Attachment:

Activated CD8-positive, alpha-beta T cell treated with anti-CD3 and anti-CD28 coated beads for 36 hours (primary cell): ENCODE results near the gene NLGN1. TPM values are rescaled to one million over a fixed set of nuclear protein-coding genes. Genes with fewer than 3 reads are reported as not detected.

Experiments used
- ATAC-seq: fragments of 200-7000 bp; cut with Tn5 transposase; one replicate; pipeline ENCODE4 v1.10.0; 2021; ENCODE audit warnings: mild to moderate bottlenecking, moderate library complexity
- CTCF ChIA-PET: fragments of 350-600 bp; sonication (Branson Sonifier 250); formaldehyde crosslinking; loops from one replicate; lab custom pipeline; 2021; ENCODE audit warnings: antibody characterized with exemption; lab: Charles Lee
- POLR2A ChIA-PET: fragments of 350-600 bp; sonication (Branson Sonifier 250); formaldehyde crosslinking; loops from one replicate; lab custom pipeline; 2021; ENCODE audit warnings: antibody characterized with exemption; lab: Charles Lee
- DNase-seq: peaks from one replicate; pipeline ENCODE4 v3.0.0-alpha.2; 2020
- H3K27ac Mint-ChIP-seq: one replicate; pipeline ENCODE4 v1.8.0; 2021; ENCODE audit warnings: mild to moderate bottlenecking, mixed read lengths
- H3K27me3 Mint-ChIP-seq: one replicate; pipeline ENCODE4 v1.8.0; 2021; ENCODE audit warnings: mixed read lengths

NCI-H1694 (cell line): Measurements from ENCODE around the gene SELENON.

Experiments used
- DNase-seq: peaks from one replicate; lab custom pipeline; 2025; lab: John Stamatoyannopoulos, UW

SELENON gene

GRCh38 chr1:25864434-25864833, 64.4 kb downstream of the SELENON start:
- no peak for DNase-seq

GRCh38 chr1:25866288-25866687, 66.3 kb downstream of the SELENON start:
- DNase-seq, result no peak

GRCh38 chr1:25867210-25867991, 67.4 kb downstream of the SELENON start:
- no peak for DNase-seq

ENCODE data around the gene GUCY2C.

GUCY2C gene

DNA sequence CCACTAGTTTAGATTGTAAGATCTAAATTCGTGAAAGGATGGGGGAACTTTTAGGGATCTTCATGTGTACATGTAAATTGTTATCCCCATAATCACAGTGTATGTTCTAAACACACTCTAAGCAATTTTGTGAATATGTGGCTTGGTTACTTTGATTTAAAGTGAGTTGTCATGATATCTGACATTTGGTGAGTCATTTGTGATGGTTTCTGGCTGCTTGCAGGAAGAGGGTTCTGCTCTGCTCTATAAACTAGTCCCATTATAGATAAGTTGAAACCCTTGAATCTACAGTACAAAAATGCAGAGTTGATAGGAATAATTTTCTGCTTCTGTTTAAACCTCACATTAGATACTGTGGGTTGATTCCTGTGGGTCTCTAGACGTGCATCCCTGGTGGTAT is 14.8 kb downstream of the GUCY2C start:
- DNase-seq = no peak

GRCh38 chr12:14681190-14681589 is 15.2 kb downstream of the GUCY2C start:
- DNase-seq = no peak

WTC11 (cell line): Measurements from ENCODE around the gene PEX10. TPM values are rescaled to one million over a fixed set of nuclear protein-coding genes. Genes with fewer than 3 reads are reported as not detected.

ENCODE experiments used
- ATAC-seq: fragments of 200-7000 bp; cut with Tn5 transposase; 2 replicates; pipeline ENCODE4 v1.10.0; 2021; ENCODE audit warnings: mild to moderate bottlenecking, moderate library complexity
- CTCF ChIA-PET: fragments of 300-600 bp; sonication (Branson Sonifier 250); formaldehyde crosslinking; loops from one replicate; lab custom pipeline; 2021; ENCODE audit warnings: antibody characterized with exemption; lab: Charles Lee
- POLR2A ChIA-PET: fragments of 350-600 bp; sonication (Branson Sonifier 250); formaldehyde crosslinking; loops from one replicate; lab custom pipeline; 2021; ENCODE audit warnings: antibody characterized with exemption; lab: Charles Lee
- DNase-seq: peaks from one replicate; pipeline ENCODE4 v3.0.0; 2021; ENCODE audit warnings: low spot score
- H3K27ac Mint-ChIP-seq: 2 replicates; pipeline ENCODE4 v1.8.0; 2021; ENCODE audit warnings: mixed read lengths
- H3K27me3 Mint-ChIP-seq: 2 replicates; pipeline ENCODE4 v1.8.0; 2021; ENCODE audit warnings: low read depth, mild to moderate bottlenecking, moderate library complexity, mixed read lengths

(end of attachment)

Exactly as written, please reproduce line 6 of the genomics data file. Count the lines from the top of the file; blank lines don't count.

- DNase-seq: peaks from one replicate; pipeline ENCODE4 v3.0.0-alpha.2; 2020